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pier and a better man by such faith. But let him not upbraid his fellow-man whose faith is not as his is; let him not imagine that truth is entirely on his side; and, above all, let him beware of dogmatism. So "with malice toward none, with charity for all," he may cultivate that openness of mind which a genuine search for truth fosters and intellectual liberty maintains.

I think you will agree with me that much ontological speculation is a distinct loss to sound philosophy, and that there would be a great saving of time and talent if all thinkers accepted and acted upon "the conclusions of Hume and Kant, so well stated by the latter in a sentence" quoted by Prof. Huxley:

"The greatest and perhaps the sole use of all philosophy of pure reason is, after all, merely negative, since it serves, not as an organon for the enlargement (of knowledge), but as a discipline for its delimitation, and, instead of discovering truth, has only the modest merit of preventing error."

Robert Mathews.
Rochester, N.Y., May 3, 1889.



WE print in this number of the "Monthly" a defense of "Christian science," and an explanation is due our readers for the appearance of such a paper in the pages of a scientific journal. Our April issue contained a carefully prepared article, which aimed to give a just statement of the claims and the results of "Christian science." The writer of that article had good authority for all his statements, and his only purpose was to tell the truth about the new theory. Notwithstanding his efforts in respect to fairness, he is charged, in the reply which we publish, with the most ignorant misrepresentation of the doctrine. We do not concede the truth of this charge, but we print Mr. Bailey's exposition for two reasons: first, to remove all possible ground for the charge of one-sidedness; and, second, to give our readers a fuller idea of what kind of stuff "Christian science" is. Of the half-dozen replies sent us we selected for publication the one that came from the most authoritative source—from the editor of "The Christian Science Journal"—although it was the only one of the whole number which did not explicitly concede the honesty of purpose of Mr. Fernald's article. The reader will observe in the reply frequent quotations from Mrs. Eddy's book, "Science and Health," which, being written by the inventor of the doctrine, is generally accepted as the authoritative expression of the tenets of the sect. Reference to Mr. Fernald's article will show that his statement of the claims of "Christian science" was based upon quotations from exactly the same source, and hence is no more open to the objection of being a "fanciful representation" than is the exposition of Mr. Bailey.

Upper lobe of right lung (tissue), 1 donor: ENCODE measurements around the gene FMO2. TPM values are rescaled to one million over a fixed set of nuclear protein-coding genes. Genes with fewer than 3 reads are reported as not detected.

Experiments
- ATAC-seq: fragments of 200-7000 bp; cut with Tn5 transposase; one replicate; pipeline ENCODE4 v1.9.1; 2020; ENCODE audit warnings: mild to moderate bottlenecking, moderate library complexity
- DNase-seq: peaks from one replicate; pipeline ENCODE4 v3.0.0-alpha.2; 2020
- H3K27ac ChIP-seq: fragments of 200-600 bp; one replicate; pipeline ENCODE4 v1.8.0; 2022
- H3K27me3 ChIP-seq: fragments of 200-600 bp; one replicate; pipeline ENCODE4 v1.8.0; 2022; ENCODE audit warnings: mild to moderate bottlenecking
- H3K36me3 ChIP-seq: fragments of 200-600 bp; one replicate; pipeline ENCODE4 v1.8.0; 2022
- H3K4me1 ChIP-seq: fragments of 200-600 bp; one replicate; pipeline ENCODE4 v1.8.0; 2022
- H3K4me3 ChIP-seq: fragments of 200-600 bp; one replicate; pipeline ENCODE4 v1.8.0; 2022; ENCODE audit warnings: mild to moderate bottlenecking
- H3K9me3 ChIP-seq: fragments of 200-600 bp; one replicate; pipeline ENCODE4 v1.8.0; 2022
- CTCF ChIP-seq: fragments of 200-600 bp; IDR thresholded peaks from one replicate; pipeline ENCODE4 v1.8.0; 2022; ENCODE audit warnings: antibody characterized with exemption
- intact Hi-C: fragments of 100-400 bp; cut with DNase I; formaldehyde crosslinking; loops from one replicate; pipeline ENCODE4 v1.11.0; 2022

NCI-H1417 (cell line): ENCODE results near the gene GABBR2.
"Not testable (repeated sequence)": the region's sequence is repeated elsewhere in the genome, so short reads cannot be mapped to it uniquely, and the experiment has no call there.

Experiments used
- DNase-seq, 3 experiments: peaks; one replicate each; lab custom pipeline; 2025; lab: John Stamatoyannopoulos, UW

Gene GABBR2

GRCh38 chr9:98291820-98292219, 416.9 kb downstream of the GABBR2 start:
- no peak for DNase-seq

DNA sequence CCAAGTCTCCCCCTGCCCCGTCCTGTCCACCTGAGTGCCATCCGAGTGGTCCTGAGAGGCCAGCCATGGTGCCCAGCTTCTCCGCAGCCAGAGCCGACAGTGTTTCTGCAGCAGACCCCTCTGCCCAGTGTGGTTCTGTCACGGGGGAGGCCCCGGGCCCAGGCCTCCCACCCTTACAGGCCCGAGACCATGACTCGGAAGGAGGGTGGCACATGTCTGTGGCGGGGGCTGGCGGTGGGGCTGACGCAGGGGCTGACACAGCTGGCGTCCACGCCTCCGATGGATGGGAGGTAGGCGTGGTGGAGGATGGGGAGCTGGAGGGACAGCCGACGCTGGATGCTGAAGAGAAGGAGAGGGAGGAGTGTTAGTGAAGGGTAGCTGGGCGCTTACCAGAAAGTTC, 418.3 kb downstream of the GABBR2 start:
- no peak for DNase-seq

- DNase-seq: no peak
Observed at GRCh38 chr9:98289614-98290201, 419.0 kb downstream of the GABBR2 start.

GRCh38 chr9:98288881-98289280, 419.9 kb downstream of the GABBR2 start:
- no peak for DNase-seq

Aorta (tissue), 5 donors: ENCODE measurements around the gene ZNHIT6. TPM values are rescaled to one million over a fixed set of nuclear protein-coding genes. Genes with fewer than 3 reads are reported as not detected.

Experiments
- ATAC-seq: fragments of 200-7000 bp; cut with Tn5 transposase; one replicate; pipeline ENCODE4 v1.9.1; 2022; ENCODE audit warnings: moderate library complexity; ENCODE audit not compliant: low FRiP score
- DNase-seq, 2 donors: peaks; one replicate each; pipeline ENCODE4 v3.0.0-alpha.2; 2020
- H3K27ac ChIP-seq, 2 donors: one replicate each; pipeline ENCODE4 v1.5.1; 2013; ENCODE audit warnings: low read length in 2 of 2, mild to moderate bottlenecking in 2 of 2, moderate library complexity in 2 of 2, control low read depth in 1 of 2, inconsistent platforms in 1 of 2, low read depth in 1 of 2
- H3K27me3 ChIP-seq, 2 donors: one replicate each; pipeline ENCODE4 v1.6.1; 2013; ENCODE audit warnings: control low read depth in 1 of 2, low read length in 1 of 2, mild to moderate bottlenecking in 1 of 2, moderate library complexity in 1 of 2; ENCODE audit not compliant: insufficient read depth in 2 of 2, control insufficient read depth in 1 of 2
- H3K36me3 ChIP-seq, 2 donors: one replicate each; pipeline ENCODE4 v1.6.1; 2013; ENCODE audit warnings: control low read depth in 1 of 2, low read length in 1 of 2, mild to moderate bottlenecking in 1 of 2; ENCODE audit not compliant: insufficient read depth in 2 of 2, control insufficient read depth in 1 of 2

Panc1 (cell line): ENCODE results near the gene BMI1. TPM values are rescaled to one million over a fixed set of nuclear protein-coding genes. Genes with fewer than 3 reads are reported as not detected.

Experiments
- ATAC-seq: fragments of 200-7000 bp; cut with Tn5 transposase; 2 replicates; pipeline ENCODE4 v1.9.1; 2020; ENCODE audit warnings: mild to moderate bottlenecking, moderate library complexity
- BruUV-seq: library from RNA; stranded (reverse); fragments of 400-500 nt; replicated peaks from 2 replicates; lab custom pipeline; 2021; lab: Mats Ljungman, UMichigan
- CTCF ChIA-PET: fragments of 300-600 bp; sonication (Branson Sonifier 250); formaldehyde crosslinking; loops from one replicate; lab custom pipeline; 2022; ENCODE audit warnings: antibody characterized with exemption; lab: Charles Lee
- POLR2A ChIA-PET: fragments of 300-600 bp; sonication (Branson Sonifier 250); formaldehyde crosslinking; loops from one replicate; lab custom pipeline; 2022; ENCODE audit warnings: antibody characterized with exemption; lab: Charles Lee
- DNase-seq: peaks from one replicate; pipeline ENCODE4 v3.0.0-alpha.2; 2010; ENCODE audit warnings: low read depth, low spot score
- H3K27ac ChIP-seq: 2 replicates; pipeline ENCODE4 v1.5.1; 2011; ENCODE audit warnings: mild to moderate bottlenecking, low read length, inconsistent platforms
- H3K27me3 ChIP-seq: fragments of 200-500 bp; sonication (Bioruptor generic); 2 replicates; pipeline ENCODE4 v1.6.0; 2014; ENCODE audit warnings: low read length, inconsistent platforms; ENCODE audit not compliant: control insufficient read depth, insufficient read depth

If a doubt remained in the mind of any reader as to whether this doctrine deserves the name of "science," it must be destroyed by Mr. Bailey's article. This writer defines man as "a state of consciousness," comprising, first, the impressions received through the five senses, and, second, "the impressions of Spirit." He asserts that sense-impressions can be kept out of consciousness by these other impressions, and hence that the former are unreal and not to be trusted. This is a good sample of the jumping at conclusions which passes among "Christian scientists" for legitimate induction. The pretension that the senses are "unreal," and that their "testimony can not be true," is too absurd for serious discussion. Nobody who has either any knowledge of science or any plain common sense can accept it—even the "Christian scientists" do not themselves believe it. We venture to say that Mrs. Eddy governs her actions by her sense-impressions a thousand times a day. She would not step off from the